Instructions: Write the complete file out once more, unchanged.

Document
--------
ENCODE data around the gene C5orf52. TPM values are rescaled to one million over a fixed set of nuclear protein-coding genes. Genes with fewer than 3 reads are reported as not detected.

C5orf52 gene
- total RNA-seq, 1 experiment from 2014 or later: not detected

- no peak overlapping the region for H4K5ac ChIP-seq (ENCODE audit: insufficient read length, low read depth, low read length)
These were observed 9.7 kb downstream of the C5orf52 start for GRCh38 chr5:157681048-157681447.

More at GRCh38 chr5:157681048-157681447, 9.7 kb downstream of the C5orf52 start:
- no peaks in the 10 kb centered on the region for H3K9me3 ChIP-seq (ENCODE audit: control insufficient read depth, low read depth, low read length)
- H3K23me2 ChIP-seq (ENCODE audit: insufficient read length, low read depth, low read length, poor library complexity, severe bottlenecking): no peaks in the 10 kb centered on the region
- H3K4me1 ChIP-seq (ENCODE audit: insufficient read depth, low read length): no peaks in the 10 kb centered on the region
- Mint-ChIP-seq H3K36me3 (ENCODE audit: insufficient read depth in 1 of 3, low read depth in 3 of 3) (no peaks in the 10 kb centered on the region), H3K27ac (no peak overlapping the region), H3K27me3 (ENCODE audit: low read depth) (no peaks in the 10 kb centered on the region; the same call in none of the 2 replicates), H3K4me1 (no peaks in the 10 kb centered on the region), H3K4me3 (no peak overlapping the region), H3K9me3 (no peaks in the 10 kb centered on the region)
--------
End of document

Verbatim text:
ENCODE data around the gene C5orf52. TPM values are rescaled to one million over a fixed set of nuclear protein-coding genes. Genes with fewer than 3 reads are reported as not detected.

C5orf52 gene
- total RNA-seq, 1 experiment from 2014 or later: not detected

- no peak overlapping the region for H4K5ac ChIP-seq (ENCODE audit: insufficient read length, low read depth, low read length)
These were observed 9.7 kb downstream of the C5orf52 start for GRCh38 chr5:157681048-157681447.

More at GRCh38 chr5:157681048-157681447, 9.7 kb downstream of the C5orf52 start:
- no peaks in the 10 kb centered on the region for H3K9me3 ChIP-seq (ENCODE audit: control insufficient read depth, low read depth, low read length)
- H3K23me2 ChIP-seq (ENCODE audit: insufficient read length, low read depth, low read length, poor library complexity, severe bottlenecking): no peaks in the 10 kb centered on the region
- H3K4me1 ChIP-seq (ENCODE audit: insufficient read depth, low read length): no peaks in the 10 kb centered on the region
- Mint-ChIP-seq H3K36me3 (ENCODE audit: insufficient read depth in 1 of 3, low read depth in 3 of 3) (no peaks in the 10 kb centered on the region), H3K27ac (no peak overlapping the region), H3K27me3 (ENCODE audit: low read depth) (no peaks in the 10 kb centered on the region; the same call in none of the 2 replicates), H3K4me1 (no peaks in the 10 kb centered on the region), H3K4me3 (no peak overlapping the region), H3K9me3 (no peaks in the 10 kb centered on the region)